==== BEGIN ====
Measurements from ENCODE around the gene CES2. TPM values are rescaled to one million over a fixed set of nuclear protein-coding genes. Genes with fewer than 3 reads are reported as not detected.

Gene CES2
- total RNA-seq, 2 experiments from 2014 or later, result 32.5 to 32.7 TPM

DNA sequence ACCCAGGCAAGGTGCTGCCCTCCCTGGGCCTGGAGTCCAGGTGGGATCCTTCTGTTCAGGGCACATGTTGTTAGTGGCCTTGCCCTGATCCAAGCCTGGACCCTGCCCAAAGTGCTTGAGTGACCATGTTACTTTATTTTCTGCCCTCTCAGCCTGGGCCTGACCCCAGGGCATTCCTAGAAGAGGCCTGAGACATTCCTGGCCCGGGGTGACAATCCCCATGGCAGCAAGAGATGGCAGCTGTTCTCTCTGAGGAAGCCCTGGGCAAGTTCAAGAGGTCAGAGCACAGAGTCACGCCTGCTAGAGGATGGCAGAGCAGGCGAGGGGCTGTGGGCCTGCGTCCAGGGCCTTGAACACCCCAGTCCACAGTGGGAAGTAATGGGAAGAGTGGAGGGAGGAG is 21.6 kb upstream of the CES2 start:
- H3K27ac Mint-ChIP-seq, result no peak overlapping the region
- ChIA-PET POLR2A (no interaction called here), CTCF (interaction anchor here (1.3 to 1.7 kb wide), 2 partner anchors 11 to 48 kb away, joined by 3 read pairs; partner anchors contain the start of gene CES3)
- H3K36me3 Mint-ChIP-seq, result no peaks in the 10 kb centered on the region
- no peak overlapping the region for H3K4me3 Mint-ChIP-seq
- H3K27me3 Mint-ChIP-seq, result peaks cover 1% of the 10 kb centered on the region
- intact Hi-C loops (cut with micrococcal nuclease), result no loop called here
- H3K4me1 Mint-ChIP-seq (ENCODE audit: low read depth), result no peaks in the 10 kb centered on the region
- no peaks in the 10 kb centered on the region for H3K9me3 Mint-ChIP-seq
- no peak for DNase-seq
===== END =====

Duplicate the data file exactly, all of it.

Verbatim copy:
Measurements from ENCODE around the gene CES2. TPM values are rescaled to one million over a fixed set of nuclear protein-coding genes. Genes with fewer than 3 reads are reported as not detected.

Gene CES2
- total RNA-seq, 2 experiments from 2014 or later, result 32.5 to 32.7 TPM

DNA sequence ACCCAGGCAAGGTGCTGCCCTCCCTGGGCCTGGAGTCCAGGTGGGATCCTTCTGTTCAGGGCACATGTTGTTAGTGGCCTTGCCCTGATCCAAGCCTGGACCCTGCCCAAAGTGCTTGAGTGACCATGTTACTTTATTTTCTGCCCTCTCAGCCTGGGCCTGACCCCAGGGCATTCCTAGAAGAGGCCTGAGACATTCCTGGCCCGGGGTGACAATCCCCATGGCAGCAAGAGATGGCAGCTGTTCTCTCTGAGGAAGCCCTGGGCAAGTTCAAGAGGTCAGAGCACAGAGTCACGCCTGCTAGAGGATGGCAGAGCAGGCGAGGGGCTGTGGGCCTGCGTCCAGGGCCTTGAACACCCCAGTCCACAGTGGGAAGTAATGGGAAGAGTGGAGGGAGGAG is 21.6 kb upstream of the CES2 start:
- H3K27ac Mint-ChIP-seq, result no peak overlapping the region
- ChIA-PET POLR2A (no interaction called here), CTCF (interaction anchor here (1.3 to 1.7 kb wide), 2 partner anchors 11 to 48 kb away, joined by 3 read pairs; partner anchors contain the start of gene CES3)
- H3K36me3 Mint-ChIP-seq, result no peaks in the 10 kb centered on the region
- no peak overlapping the region for H3K4me3 Mint-ChIP-seq
- H3K27me3 Mint-ChIP-seq, result peaks cover 1% of the 10 kb centered on the region
- intact Hi-C loops (cut with micrococcal nuclease), result no loop called here
- H3K4me1 Mint-ChIP-seq (ENCODE audit: low read depth), result no peaks in the 10 kb centered on the region
- no peaks in the 10 kb centered on the region for H3K9me3 Mint-ChIP-seq
- no peak for DNase-seq